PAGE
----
Panel 3: From Ownership to Stewardship: tools and opportunities to build civic commons (online)

Founded on what was once “undesirable land,” today many urban Chinatowns sit on some of the most expensive real estate in the downtown core becoming targets of land grabbing and speculation. While capital investment firms and big developers are increasingly moving into the neighbourhood, sometimes it’s our own community and small property owners who are playing the speculation game, allowing their own buildings to go derelict, reno-evicting residents, or leaving swaths of land empty waiting for the right moment to “cash-in.” Chinatown is more than an investment portfolio and owning property in the neighbourhood could also be a powerful means of retaining residents, legacy businesses and the intangible cultural heritage of the Chinatown. How can we engage small property owners to think beyond investment and move from ownership to stewardship of the neighbourhood? This panel will look at tools and strategies for taking land off the speculative market, building civic commons, and fostering equitable development. What are the new development models that look at housing, commercial, and cultural strategies from an anti-gentrification and anti-displacement point of view while still fostering growth and revitalization in Chinatown?

Chiyi Tam

Chiyi (she/her) is an urban planner and anti-displacement organizer practicing in Tkaronto’s Kensington-Chinatown neighbourhood. She is currently a visiting expert with the School of Cities’ as an Early Career Canadian Urban Leader. Chiyi is the managing director of the recently established Toronto Chinatown Land Trust.  Her goal is to reciprocate knowledge and wealth into community ownership.

She was the first staff and executive director of the Kensington Market Community Land Trust, where she acquired the organization’s first building acquisition, securing 12-units of deeply affordable residential units from further speculation.  Chiyi serves on the advisory board of Montreal Chinatown’s JIA Foundation, the steering committee of the Canadian Network of Community Land Trusts and is a director of the Union Cooperative Initiative, a unionized cooperative incubating unionized worker cooperatives.  She co-developed “Planning and Designing for Community Power”, a graduate urban design course at the University of Toronto. She frequently supports groups from all corners of turtle island exploring community ownership and wealth building as an anti-displacement strategy for racial & economic justice.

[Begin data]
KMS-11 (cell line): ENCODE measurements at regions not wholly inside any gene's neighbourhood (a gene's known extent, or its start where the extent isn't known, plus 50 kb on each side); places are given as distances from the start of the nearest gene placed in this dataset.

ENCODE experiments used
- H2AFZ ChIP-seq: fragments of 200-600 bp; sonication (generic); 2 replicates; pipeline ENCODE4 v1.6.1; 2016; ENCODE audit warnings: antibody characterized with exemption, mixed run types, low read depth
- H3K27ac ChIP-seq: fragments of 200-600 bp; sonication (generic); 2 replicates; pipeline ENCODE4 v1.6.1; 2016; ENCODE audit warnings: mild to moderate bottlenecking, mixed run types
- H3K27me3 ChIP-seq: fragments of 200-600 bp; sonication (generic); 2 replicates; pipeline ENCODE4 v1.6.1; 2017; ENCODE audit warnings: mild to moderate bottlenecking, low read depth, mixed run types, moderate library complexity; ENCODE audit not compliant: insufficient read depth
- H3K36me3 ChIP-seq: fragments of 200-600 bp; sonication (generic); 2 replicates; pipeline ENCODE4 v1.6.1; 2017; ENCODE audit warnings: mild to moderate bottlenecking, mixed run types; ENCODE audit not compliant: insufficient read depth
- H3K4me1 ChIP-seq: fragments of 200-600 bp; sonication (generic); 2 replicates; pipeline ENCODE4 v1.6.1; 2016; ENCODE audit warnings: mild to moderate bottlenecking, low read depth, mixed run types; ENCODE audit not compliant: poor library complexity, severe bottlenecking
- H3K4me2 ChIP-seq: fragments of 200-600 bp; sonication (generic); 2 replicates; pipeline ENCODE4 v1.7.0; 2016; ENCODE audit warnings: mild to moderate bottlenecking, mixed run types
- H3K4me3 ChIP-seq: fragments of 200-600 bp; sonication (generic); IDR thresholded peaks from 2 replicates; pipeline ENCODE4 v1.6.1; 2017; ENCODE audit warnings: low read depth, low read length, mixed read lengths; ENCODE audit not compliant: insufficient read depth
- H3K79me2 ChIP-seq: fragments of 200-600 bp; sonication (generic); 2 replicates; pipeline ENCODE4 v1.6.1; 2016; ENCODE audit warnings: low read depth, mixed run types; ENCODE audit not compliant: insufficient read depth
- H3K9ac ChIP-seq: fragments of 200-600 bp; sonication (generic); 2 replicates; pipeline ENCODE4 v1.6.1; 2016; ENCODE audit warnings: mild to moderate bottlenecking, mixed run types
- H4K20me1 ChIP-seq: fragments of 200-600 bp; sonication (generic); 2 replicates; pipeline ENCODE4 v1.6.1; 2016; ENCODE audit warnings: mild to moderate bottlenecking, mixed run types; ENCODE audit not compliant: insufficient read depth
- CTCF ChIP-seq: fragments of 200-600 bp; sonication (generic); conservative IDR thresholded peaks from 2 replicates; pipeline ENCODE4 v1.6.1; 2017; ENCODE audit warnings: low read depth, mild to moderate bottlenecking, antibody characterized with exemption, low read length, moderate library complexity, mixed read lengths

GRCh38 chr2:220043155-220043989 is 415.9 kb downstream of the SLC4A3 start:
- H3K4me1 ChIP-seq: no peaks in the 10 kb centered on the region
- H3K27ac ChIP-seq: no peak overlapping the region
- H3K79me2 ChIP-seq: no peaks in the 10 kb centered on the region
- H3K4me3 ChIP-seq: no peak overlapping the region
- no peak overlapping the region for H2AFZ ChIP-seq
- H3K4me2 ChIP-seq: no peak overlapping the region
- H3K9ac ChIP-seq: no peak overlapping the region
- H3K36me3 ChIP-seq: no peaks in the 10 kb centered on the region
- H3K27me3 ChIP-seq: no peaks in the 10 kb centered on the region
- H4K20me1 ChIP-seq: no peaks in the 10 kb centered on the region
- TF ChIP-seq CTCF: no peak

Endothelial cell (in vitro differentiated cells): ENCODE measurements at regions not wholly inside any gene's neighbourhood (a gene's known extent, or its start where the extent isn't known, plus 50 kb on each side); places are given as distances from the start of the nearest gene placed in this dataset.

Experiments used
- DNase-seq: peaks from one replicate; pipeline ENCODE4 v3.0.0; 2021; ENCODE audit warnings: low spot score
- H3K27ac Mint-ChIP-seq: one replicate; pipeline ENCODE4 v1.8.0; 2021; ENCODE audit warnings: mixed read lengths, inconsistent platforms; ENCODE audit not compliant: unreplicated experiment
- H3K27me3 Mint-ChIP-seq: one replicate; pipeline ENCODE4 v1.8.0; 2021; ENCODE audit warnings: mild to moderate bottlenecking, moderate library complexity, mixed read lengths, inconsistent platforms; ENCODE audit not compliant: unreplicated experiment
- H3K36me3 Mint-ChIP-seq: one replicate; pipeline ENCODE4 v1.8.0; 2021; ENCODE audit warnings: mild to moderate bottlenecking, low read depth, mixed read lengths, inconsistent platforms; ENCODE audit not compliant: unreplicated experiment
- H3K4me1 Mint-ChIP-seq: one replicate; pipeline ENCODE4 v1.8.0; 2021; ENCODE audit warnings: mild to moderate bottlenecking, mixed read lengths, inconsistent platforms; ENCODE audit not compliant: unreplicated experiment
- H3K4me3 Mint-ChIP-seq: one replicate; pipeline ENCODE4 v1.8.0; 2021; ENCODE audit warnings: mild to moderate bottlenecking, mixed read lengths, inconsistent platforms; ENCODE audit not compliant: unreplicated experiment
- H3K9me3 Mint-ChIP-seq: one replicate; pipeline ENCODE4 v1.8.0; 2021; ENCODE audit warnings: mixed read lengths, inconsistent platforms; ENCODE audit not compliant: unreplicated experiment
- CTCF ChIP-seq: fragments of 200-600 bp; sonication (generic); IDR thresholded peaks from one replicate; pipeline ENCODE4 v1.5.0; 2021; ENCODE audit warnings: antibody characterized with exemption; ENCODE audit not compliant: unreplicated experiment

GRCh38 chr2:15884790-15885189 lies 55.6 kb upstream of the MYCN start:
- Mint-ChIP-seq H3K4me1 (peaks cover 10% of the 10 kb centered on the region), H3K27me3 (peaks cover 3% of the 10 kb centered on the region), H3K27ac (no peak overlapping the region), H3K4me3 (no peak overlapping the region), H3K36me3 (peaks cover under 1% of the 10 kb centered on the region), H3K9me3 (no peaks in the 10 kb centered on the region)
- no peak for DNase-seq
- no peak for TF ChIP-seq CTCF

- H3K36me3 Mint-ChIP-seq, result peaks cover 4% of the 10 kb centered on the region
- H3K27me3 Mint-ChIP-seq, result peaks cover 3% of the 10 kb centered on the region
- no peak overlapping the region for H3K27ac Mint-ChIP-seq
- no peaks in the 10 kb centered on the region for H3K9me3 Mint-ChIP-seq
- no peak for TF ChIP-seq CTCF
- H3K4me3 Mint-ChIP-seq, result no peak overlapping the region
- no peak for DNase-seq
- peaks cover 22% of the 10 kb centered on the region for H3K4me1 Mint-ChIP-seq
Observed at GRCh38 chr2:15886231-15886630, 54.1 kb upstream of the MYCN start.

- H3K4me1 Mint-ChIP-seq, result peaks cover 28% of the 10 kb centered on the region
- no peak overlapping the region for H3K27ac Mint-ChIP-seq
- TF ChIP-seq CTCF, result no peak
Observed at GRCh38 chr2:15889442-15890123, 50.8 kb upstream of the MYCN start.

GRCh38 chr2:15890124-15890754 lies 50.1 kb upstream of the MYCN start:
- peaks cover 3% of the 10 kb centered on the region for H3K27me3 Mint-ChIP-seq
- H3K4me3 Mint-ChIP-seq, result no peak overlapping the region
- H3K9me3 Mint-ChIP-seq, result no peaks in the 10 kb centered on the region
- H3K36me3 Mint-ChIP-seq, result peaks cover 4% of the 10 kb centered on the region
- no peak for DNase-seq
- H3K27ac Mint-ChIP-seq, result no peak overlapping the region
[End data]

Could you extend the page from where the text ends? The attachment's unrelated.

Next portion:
Brian McBay

Brian McBay is Executive Director of 221A, a Vancouver-based cultural research and cultural space operator. Under his leadership, 221A and 221A Artist Housing Society operates a growing network of over 140,000ft2 across nine properties that provide non-market artist housing, artist studios, and cultural programming. As a student Co-founder of 221A during the height of the 2007-08 global economic crisis, he is part of a new generation of leaders in the cultural sector aiming to advance the public appreciation of the arts while also reversing deepening inequality, xenophobia and colonialism in Canada.

Brian’s dad was adopted, and is of mixed European ancestry. Brian’s mom’s side is Chinese-Canadian. His greatgrandfather, “Charlie” Lum Foon Ting, first arrived in Vancouver in 1898 as a teenager. His grandfather was Victor Gee Sow Lum (b. 1921), known as a local Chinatown baker alongside his brother Vernon Kwok Shing Lum (b. 1925) at the legendary Hong Kong Café (approx. 1941–1993). Brian holds a Bachelor of Design in Industrial Design from Emily Carr University and applies his training to non-profit property design, construction and regulation. Brian was named a 2018 Fellow at the Salzburg Global Forum and has been invited to speak and write on art, policy and urban development at a variety of institutions and public forums. In 2020, he co-founded the Sector Equity Alliance for Anti-Racism in the Arts (SEARA), a BC-based consortium that raised $300K in emergency relief funds for BIPOC Artists with over 100 non-profit cultural organizations. He is known as an active and outspoken collaborator, critic and advisor, championing inter-cultural anti-racism in government policy and cultural development in Canada. In addition to his role with 221A, Brian has served on numerous non-profit and public sector boards including the City of Vancouver Arts and Culture Policy Council and the National Gallery of Canada. Brian is currently serving terms as a board member of the Chinese-Canadian Museum of British Columbia and the Greater Vancouver International Film Festival.